The government is under mounting pressure to reconsider its proposed 1% pay rise for NHS staff in England, with four trade unions writing a joint letter to the chancellor, Rishi Sunak, to express their “dismay” and calling for a fair pay deal.

The British Medical Association (BMA), the Royal College of Midwives, the Royal College of Nursing and Unison said the pay deal “fails the test of honesty and fails to provide staff who have been on the very frontline of the pandemic the fair pay deal they need”.

“Our members are the doctors, nurses, midwives, porters, healthcare assistants and more, already exhausted and distressed, who are also expected to go on caring for the millions of patients on waiting lists, coping with a huge backlog of treatment as well as caring for those with Covid-19,” the letter adds.

NHS Providers, which represents hospitals and other NHS trusts in England, said the government had previously set out funding for a five-year period that assumed a 2.1% pay rise in 2021/22.

Labour has said the 1% increase is a real-terms cut to wages.

Saffron Cordery, the deputy chief executive of NHS Providers, said a pay rise had been “baked in” to spending assumptions in 2019.

She added: “We are really clear that the government had already budgeted for a pay raise. Given where the NHS is at, given what frontline staff have been through, it seems absolutely wrong to take from their pockets right now the pay rise that was due to them.”

The Department of Health and Social Care officially recommended the 1% pay rise to the independent panel that advises the government on NHS salaries.

The panel is due to make its own pay recommendations in early May, when ministers will make their final decision.

The health secretary, Matt Hancock, on Friday insisted the decision to recommend such a small increase was due to an assessment of “what’s affordable as a nation” after the economic toll taken by the coronavirus crisis.

Patricia Marquis, the Royal College of Nursing’s south-east regional director, described the offer as a “slap in the face from the government”.

Asked whether nurses would strike during a pandemic, she told Times Radio: “I think the answer to that is no, we are not talking about striking tomorrow.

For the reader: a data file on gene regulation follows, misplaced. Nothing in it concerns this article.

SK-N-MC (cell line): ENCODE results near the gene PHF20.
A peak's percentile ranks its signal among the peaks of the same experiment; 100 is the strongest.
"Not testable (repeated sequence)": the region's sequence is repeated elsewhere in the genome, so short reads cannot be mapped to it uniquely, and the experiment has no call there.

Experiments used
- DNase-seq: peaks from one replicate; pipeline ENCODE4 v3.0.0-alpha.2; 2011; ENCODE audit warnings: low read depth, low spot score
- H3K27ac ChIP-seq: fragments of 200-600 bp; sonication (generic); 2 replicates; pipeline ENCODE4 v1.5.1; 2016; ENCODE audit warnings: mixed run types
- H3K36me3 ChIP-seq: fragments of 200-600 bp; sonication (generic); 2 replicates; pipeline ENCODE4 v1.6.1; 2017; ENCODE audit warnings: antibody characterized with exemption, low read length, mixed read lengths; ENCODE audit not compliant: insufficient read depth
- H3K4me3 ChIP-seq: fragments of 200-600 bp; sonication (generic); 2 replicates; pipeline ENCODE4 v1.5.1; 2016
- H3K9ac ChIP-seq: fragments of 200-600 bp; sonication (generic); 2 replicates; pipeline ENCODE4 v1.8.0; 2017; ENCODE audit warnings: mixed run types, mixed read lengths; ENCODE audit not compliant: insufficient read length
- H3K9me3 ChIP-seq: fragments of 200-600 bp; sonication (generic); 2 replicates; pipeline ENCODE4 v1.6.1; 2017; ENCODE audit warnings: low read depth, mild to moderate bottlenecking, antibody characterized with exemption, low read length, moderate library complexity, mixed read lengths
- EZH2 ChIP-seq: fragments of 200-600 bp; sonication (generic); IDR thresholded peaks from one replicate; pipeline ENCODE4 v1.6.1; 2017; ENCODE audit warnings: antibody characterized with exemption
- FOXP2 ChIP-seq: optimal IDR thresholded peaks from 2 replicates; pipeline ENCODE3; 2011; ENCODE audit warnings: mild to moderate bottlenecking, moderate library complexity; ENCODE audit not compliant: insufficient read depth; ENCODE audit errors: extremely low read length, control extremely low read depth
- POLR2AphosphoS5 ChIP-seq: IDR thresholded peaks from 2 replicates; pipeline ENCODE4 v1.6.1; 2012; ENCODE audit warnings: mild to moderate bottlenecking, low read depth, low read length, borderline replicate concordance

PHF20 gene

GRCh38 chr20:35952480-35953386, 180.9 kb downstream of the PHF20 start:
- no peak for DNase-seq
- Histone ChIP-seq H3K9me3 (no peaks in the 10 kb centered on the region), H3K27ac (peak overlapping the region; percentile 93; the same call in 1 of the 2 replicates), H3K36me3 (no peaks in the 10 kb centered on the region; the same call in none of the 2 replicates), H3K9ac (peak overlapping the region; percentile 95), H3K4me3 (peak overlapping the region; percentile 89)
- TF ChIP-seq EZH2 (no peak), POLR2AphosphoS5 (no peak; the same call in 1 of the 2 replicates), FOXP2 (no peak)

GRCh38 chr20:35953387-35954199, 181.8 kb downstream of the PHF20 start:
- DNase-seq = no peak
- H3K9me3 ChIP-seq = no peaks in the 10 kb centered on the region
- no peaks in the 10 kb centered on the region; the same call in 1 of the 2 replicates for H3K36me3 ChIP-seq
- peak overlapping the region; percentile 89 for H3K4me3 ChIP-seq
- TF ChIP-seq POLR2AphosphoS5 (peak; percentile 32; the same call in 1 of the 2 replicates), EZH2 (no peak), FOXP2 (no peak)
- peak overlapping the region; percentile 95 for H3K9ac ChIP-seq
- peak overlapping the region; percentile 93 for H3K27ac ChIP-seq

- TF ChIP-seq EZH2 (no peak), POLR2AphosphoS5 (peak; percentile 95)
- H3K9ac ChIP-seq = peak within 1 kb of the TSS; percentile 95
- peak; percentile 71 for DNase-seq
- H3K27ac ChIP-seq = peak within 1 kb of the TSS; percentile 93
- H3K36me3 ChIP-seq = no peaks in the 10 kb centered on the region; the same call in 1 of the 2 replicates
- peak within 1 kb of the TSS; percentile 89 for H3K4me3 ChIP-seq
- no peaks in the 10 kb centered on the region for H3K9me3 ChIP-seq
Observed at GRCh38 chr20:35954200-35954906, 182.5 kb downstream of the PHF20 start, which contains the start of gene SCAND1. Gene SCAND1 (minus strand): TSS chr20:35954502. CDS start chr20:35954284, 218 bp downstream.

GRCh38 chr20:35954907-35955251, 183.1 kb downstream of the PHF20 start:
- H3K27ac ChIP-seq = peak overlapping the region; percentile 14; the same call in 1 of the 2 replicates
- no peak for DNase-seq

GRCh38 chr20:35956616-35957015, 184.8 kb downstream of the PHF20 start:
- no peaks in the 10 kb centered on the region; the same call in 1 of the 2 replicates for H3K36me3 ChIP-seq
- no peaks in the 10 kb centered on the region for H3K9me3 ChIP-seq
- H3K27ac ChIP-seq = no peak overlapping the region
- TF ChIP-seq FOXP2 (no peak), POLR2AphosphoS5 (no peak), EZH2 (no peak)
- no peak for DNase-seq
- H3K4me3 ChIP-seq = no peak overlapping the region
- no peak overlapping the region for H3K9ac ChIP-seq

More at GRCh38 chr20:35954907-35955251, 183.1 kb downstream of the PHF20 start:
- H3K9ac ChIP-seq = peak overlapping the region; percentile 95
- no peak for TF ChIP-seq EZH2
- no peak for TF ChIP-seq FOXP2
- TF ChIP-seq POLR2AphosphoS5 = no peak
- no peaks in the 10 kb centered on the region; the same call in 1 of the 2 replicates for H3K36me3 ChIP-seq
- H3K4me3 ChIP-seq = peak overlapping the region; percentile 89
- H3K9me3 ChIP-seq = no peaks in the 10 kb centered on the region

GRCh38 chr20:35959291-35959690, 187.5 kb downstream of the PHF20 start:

“What we are talking about as an organisation is preparing ourselves for what we see will be a few months of opportunities for the government to change its mind and to do something different, but in the meantime we need to prepare ourselves for if they don’t change their mind, and we need to take the next steps, which initially will not be strike or industrial action – there is a long way to go before we get to that – but it is certainly in the minds or our members.”

Marquis added that significant numbers of nurses who feel undervalued could leave the profession.

She said there were 40,000 vacancies when the country went into the pandemic and people were working to cover those roles.

Sara Gorton, the head of health at the Unison union, said if the government stuck to its 1% pay offer to health service workers it would “cause widespread industrial upset”.

She told BBC Breakfast: “Unions and health workers all over the country are calling for the public to support them and show the government there really is an appetite to support health workers, to get something more significant, in organising a slow handclap on Thursday night in reaction to this news.

“The issue is we want the chance to make the economic case.”

The BMA believes the pay proposal “will in fact be a pay cut” because the Office for Budget Responsibility is predicting inflation will rise to 1.5% in the coming year.

Simon Walsh, the deputy chairman of the BMA’s UK consultants committee, told BBC Breakfast the “derisory” recommendation “reflects that the government is really out of touch with the feeling of the public on this”.

Alex Norris, a Labour shadow health minister, told BBC Radio 4’s Today programme that if his party were in government it would recommend a “real-terms increase in NHS pay” to the pay body and “let them come back and set the figure based on the calculations that they make”.

This content first appear on the guardian

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